VoiceKeyID from Porticus

mandate for “Authentication in an Internet Banking Environment” of 2001; Gramm-Leaceh-Biliely Act (GLBA) of 1999, requiring adequate data security safeguards; Sarbanes-Oxley Act of 2002 (SOX), section 404 requiring secure identity management; FIBS 201/HSPD-12 – the common identification standard for government employees; and HIPPAA – ensure compliance by assuring only authorized access to health records.


The company says its voice biometric solution is suitable for banking (mobile banking, mobile bill pay, mobile stock buy/sell, cash management secure token, personal insurance data, wire transfer), and healthcare (EMR [electronic medical records], mobile patient prescription info, mobile patient insurance data, doctor / patient contact info, doctor remote diagnosis). The software also has corporate-centric applications that include (phone, e-mail, contacts, calendar, browser Intranet access, business applications), near field communications (unlocking home entries, vehicles, replacement for Prox car, “out of band” authentication for PC Log-in), m-commerce, and other services which would benefit from this inexpensive authentication method.


The voice biometric solution can also replace a proximity card or physical key for physical access or workforce management — and it offer more security. The military could use the solution for hands-free operation within vehicles and aircraft, while consumers with devices based on Android OS could use the solution for vehicle tracking system, computer attendance and monitoring system, digital home gateway, AM secure-mobile security app., and more.


Fusion Development Group, FDG, an independent software development shop that produces software across platforms and industries, assisted Porticus in the development of their iPhone demo and AFTEK (a Porticus OEM) demonstrated VoiceKeyID on an Android phone in May at DroidCon in Berlin. The demonstration in Germany showed the software working in thirteen seconds. The authorization process has since been reduced to less than three seconds.


VoiceKeyID software has the ability to “tune” or calibrate itself to the audio input and output signals of any supporting “smart” device such as the Symbian and iPhone smartphone platforms. Coming soon is Android, MS Windows, and Blackberry, as well as the Cisco tablet which will be functioning through the Google android OS.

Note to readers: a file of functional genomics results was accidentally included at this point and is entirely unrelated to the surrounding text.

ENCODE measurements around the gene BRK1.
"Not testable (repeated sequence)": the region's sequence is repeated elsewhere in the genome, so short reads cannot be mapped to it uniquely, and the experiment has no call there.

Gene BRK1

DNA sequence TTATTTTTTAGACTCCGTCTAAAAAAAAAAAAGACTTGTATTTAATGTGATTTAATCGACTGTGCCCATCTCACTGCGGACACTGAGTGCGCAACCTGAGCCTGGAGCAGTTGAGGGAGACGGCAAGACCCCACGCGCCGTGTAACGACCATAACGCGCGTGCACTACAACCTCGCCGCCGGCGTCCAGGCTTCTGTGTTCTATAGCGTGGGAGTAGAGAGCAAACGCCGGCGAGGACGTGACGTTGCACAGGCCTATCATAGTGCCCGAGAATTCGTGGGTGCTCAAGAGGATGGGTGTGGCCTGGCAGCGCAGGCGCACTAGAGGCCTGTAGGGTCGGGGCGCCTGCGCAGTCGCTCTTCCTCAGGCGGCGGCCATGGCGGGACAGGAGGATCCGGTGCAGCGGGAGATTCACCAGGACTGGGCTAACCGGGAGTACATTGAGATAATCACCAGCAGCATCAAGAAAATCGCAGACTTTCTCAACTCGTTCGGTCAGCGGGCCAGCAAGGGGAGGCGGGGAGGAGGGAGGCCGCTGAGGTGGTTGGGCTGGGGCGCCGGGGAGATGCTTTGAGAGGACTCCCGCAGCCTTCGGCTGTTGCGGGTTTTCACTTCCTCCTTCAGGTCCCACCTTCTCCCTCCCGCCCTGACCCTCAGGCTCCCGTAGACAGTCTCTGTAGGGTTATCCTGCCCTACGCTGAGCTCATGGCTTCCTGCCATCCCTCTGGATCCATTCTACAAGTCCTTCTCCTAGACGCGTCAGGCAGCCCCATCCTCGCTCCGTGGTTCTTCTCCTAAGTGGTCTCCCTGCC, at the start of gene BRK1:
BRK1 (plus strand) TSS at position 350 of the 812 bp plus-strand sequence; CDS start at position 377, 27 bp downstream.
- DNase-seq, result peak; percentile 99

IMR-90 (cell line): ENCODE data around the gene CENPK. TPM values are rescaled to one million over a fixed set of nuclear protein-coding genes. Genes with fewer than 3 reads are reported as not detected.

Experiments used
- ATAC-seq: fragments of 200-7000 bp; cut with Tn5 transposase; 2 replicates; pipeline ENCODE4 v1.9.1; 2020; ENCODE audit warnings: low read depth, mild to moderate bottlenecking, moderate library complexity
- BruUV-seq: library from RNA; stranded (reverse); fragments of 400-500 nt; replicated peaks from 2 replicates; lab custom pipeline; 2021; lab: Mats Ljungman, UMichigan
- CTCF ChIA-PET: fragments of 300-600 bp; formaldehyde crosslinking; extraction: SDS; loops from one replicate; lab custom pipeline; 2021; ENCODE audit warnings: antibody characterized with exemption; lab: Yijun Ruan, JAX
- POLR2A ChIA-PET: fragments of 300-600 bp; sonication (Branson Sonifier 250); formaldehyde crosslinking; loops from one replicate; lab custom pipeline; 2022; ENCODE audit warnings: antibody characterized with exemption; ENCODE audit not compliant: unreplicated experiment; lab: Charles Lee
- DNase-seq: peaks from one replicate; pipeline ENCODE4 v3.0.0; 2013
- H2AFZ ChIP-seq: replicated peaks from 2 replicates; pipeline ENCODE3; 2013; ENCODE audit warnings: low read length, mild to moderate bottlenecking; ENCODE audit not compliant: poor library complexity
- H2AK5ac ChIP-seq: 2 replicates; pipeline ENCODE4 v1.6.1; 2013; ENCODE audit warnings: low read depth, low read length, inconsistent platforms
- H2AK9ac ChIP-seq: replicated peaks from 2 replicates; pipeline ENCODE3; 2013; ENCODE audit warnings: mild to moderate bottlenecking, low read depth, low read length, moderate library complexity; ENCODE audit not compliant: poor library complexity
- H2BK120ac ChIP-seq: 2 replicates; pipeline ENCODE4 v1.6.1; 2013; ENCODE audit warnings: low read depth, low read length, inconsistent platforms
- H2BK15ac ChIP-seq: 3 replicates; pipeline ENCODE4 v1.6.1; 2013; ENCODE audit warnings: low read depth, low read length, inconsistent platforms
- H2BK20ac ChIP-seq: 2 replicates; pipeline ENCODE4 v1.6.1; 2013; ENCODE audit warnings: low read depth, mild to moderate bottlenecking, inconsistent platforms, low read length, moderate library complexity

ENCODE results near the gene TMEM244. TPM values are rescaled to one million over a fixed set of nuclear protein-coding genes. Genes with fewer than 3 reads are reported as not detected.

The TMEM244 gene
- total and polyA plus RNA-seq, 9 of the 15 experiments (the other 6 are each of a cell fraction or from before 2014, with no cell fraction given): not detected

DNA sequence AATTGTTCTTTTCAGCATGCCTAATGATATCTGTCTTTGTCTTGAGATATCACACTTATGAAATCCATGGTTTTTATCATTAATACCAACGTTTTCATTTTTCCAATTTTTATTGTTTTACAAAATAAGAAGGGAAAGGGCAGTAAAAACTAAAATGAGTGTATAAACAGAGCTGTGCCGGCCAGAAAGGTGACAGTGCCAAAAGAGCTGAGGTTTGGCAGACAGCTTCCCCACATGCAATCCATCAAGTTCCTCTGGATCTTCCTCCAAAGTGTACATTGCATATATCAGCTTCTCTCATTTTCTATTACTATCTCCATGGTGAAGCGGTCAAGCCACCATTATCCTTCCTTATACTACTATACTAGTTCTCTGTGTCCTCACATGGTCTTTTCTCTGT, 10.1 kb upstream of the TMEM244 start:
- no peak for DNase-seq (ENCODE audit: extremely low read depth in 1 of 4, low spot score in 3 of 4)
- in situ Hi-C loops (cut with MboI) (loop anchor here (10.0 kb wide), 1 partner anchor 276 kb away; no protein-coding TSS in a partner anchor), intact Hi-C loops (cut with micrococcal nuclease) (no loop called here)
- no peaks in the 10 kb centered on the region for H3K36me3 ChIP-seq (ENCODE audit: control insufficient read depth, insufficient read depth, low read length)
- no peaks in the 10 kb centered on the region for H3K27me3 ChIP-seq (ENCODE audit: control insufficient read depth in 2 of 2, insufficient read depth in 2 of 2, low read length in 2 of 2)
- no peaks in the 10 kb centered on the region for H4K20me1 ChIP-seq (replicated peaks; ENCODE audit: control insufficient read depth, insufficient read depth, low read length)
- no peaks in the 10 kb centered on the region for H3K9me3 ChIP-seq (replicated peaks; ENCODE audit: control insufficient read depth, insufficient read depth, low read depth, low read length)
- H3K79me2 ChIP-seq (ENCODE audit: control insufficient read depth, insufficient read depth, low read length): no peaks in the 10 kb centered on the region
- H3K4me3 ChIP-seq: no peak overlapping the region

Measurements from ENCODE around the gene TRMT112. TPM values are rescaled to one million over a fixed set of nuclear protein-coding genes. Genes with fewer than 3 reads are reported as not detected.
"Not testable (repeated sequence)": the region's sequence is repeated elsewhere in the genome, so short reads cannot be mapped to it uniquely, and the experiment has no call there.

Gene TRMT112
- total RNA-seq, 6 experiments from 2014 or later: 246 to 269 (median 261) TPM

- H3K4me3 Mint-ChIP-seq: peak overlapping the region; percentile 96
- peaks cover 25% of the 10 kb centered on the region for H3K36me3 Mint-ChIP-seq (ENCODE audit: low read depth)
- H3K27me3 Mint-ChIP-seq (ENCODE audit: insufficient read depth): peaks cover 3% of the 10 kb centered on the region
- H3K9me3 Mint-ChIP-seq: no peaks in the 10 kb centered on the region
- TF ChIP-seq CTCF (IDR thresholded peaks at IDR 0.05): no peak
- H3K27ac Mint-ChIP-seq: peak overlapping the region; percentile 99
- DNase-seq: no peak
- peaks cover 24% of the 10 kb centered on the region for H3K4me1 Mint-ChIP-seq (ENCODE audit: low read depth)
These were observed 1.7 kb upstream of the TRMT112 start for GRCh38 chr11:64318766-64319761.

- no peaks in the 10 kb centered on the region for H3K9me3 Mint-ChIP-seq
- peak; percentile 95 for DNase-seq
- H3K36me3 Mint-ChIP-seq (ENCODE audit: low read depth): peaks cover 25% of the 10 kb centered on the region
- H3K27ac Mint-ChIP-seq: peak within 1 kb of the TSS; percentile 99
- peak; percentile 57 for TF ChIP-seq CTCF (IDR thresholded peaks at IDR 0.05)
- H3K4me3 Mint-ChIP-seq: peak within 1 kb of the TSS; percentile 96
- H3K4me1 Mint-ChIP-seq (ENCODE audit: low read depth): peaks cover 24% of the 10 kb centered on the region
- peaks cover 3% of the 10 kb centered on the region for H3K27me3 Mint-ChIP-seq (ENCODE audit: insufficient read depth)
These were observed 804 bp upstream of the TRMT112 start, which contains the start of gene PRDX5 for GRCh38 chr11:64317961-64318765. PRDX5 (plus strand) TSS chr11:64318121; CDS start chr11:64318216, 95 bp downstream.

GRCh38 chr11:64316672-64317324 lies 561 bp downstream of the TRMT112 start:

The customer will have two payment options available. They can choose a subscription model, on a pay-per-month basis, or they can pay a onetime fee with a carrier. In the event of an update, downloadable patches will be available to the consumer. For those concerned about the security of the application during shipment from the producer to the customer, all products will be shipped with encryption, and an obfuscated code.

Military and intelligence application

Voice biometrics may also be used in military and intelligence operations. The software is currently undergoing network adaptation at MIT for counter-insurgency applications. The software will be able to discretely “listen in” and intercept the conversation among a group of people, and analyze the voices (which means, in the case of voice biometrics, the identities) of those in the group in order, for example, to pick up a wanted terrorist. This voice identification process promises not only high accuracy, but it also removes the element of danger by proximity in military and intelligence operations.


A recent deal with a major military research and development organization will integrate the software’s capabilities into a multi-modal security provision. This new technology, which may remind some of the use of acoustic identification in shot-location products from companies such as BBN and ShotSpotter, should be ready to demo within the next six to twelve months.